I would suggest you solicit the help of neighbors and friends by taking her out on walks and have the "strangers" casually toss a treat in her direction while they continue to walk by. They should not pause, talk to her, or make eye contact but rather just toss the treat as they walk by. Once dogs start associating good things with new people, you can then build up to stopping for a short greeting and slowly build up. Also, put a can of treats outside of your door with a note for visitors to take one and when they enter the house they should toss it towards her and keep walking away from her. There shouldn't be any pressure put on her but something great happens when unfamilar people pass by. You can then build up to her meeting them by allowing her to approach while the visitor is seated and the visitor does not make eye contact or acknowledge the dog, while allowing the dog to sniff and explore. Because it is almost always fear based, keeping the pressure off of them is most important. Slowly the person can start making physical contact with the dog but initially the visitor just tosses the treat and the dog then goes into a kennel or some place they feel safe away from the visitor. That is it for the first visit. Then you build up to the dog approaching and sniffing and then the dog goes away. Then a bit of petting and the dog goes away. You want the dog to want to be around the visitor more and for the contact to end before the dog starts feeling pressure or anxiety. Also, having people walk in front of your dog while on the leash with you and you casually strolling behind the strangers for a few minutes and then turning around away from the new people and ending the contact. Too often people go past the point where the dog starts feeling anxiety and the progress is lost. It's easy to do though because when you see your dog doing well with a stranger you want to prolong the experience. In actuality, short and sweet always wins out and you have plenty of time to build upon the sucess.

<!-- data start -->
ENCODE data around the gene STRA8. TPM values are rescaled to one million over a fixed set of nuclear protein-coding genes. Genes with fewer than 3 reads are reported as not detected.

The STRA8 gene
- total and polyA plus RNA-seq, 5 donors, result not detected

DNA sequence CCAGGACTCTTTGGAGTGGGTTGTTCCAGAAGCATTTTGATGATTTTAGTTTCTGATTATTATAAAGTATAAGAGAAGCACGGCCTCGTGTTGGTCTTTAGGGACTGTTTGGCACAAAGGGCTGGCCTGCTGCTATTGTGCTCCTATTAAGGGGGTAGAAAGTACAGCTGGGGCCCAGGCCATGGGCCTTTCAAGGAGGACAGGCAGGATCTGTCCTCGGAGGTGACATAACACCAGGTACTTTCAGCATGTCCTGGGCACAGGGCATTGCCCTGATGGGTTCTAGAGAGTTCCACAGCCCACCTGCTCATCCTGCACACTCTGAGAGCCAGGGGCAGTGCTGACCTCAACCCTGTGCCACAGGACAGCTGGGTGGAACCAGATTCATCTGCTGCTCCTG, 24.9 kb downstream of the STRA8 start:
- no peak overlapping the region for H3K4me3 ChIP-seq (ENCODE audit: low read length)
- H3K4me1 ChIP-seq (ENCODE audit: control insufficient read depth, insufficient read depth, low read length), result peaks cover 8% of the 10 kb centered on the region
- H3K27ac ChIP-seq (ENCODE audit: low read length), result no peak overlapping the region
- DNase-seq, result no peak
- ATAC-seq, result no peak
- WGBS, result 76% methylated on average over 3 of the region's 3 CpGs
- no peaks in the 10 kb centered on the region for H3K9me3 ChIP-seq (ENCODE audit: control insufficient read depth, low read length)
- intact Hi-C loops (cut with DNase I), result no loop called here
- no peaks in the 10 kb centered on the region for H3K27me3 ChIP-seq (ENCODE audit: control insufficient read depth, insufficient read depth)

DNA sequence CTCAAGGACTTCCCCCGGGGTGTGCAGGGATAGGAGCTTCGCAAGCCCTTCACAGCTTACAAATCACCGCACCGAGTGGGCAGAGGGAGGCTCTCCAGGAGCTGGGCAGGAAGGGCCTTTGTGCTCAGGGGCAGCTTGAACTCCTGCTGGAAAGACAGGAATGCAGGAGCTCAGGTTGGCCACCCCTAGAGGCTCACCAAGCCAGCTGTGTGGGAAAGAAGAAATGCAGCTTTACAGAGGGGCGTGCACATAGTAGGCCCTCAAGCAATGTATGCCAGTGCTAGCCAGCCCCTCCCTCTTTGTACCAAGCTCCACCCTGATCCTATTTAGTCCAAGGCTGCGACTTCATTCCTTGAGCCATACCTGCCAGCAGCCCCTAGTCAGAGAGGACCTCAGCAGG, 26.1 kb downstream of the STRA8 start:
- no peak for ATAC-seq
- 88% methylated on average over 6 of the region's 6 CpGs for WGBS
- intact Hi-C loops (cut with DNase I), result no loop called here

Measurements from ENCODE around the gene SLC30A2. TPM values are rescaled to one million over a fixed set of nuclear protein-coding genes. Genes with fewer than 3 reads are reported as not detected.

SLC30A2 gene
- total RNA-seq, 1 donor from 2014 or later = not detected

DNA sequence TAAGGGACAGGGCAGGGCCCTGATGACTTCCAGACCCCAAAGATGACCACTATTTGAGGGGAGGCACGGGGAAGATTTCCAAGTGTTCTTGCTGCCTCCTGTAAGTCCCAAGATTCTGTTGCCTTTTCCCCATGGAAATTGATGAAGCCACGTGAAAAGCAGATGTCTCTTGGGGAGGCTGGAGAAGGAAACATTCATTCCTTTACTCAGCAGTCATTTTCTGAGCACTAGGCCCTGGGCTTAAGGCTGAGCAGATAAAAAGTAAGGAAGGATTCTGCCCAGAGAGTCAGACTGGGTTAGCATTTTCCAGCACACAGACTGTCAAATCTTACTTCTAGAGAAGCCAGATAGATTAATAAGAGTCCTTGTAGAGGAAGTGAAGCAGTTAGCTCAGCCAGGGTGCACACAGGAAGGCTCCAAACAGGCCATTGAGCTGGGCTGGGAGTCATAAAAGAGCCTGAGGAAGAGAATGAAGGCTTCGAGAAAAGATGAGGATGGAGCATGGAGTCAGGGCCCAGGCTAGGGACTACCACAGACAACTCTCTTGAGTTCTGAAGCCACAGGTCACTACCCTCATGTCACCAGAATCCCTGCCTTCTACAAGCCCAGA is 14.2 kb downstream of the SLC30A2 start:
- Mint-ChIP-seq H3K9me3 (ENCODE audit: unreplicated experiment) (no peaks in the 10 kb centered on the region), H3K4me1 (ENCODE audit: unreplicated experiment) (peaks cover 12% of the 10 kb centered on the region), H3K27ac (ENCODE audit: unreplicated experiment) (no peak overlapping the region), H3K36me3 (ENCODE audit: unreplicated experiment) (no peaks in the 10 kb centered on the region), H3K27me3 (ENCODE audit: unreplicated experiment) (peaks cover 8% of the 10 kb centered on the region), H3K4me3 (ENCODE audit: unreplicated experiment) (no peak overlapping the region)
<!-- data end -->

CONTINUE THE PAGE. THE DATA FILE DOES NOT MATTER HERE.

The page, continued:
Also, take your dog to training and learn basic commands together. A dog that listens to you and can follow your commands is a much more confident dog that will form a closer bond with you. When you then pass people you don't know that don't have treats you can ask your dog to sit and keep making noises or gestures towards your face so the dog places their attention on you. If they are able to keep their attention on you and not growl or bark then they are heavily praised and given a treat by you. If the dog starts to growl, bark, or posture, abruptly turn them in a 180 and proceed at a brisk, commanding pace until his/her attention is back on you and he/she is behaving.